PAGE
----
Six Sigma Process Analysis

Chapter III Six Sigma Measure phase

    Six Sigma Process Analysis

  • Process Modeling 

    Process Maps and Flowcharts

              Process is defined as the set of interrelated steps carried out to develop a product from input to output. Process map is used for visual representation of process for product development using common shapes and symbols. Using process map documentation, six sigma team identifies the flow of input, time to process and output.

    It is the significant feature to improve process and risk analysis also interprets the process flow. Flowchart shows individual steps for inputs, decision points and output. It consists of information relevant to costs, setup time, cycle time, inventory, defects classification and probability of defects. Six sigma teams use process map to understand about individual and group goals.

    Process maps and flowcharts enable broader perspective of potential problems and chances for improving the process.

    Symbols and its used in flowcharts

    One step in the process; only one arrow is used.

    Decision Box Question is written in diamond box. More than one arrow goes out of the diamond to express the flow based on decision box answer


    Symbol for start or end point of the process

    Delay or wait


    Circle symbol shows link to another flowchart; indicates the flow to other page


    Input or output




    Another symbol for start or end point of the processo:p>


    Another symbol for start or end point of the process

              Swim lane is a tool similar to process mapping where multiple departments are shown in the swim lane. A swim lane is arranged with the department and their function in given step.

    Basic steps to create flowchart:

                   1. Build the boundaries of process, input and output for the process 

                      2. Identify the different steps in the process.

                      3. Develop the sequence of the process steps happen in parallel and involved in charts

                       4. Draw the flowchart using symbols.

                        5. Review the flowchart has completed and appropriate for given operation.

              Process mapping used to identify the non-value-added steps and minimize the complexities.

              Flowcharts are a classical tool used for supervise a process for a given period, also introduce training of new operators or supervisors.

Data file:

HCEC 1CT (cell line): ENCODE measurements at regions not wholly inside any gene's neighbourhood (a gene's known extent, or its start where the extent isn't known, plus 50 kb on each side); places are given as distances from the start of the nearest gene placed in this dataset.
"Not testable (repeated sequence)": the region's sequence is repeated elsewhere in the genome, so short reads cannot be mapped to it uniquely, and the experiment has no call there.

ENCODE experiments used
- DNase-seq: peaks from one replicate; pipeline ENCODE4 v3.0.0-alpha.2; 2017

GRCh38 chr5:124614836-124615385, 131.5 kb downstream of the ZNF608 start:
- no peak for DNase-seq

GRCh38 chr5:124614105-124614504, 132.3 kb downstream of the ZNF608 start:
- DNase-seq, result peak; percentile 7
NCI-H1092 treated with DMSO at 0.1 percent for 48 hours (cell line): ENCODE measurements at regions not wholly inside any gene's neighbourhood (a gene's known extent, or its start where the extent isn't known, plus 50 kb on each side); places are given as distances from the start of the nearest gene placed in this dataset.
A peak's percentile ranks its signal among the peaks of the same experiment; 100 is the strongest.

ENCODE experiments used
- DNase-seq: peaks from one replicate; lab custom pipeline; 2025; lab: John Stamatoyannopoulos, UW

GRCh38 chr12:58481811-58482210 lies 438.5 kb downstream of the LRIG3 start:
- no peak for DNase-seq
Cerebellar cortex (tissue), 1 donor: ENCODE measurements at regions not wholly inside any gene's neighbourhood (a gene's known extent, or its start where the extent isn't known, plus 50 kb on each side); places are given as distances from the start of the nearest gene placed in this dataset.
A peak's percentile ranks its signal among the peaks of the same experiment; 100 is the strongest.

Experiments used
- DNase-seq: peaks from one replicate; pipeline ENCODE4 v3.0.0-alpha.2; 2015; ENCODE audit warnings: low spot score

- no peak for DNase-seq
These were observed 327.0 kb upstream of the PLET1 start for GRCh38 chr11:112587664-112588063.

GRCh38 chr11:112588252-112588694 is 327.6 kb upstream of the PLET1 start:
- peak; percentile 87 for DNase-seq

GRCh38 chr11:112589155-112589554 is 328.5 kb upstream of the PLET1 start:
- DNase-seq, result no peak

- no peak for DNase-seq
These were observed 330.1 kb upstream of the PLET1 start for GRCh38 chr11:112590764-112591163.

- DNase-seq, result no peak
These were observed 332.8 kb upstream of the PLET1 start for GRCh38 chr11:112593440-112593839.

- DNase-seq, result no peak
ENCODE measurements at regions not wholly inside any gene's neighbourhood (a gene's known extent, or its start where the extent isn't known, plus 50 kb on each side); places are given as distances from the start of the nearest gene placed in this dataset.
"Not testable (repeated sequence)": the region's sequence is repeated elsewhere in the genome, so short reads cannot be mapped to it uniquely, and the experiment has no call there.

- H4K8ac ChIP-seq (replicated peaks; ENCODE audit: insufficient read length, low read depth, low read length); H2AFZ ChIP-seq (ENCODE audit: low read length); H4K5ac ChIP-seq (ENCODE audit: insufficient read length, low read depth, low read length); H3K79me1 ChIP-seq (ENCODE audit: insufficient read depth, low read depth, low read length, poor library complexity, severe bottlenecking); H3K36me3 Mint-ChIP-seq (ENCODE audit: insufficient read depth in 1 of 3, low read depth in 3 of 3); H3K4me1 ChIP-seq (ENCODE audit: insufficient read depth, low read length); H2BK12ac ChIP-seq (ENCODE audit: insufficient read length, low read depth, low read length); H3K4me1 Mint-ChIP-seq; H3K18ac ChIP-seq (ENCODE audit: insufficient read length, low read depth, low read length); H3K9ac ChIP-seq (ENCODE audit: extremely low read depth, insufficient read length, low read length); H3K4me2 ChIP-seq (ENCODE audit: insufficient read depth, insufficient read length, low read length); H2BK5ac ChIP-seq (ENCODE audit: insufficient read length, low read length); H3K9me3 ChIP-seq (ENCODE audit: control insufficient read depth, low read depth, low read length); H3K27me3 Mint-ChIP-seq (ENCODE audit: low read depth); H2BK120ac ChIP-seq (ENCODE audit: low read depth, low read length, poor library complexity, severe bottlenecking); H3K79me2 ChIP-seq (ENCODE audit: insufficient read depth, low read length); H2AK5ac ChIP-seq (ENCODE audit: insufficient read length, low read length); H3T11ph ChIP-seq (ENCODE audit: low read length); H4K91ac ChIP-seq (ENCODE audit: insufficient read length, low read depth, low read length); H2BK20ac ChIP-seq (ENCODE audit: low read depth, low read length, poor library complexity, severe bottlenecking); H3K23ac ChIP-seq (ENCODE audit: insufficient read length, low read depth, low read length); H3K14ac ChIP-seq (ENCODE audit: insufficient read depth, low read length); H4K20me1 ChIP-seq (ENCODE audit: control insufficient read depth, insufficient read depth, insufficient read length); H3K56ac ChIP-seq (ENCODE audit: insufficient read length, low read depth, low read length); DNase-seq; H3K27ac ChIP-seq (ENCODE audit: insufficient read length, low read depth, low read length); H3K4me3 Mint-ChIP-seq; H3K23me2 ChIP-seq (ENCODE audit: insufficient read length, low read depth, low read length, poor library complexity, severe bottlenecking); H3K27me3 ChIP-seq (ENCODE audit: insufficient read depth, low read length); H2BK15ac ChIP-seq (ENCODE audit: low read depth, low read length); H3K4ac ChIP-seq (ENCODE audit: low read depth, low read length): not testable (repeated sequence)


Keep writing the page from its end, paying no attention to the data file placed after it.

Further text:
Written Procedures and Work Instructions:

              A document provides broad description about root cause analysis, yield improvement and traceability.

    Procedures are written to elaborate:

                   •  What are the steps involved during a process

                   •  Why it should be performed.

                   • Where the process is performed

                   •  When should the process to be started or end

    Work Inspection categorizes into 

                   •  Who does that?

                   •  How it is done

    Factors considered developing a document

                        1.  Effect on quality

                        2.  Risk of customer dissatisfaction

                        3.  Statutory and regulatory requirements

                        4.  Economic risk

                       5.  Effectiveness and efficiency

                       6.  Competence of personnel

                       7.  Complexity of processes

    Work Instruction can be documented as:

                   •  Written instructions

                  •  Checklists

                  •  Flowcharts

                  •  Photographs or videos

                  •  Electronic screen shots /software-driven process steps

    In modeling the process, the real problems are converted into Key process output variables. Some of the examples using six sigma concepts are ,

                  •  Productivity

                  •  Cycle time

                  •  Down time

                  •  Reliability

                  •  Inventory Turns

                  •  Customer satisfaction Index

                  •  Market share

                  •  Yield of a process

                  •  Rejection

    Process input and output

              Input representation the flow of data and materials into the process from outside. Input variables can be inherent where the variable can be controlled or uncontrolled. Some of the input examples are, 

                  •  Needs

                  •  Ideas 

                  •  Expectation

                  •  Data

                  •  Documents

                  •  Resources

    KPIV are the input factor in a process which has been estimated to be a source of variability in output of process.

             Output is the data and materials flowing out of the transformation process. Some output examples are 

                   •  Designs 

                   •  Decisions

                   •  Results

                   •  Products

    KPOV are the factor resulting from output of a business process includes higher level factors and customer satisfaction ratings which are used to measure the effectiveness of business process.

© 2015 by Learncertification All Rights Reserved. The certification names are the trademarks of their respective owners. Terms & Privacy Policy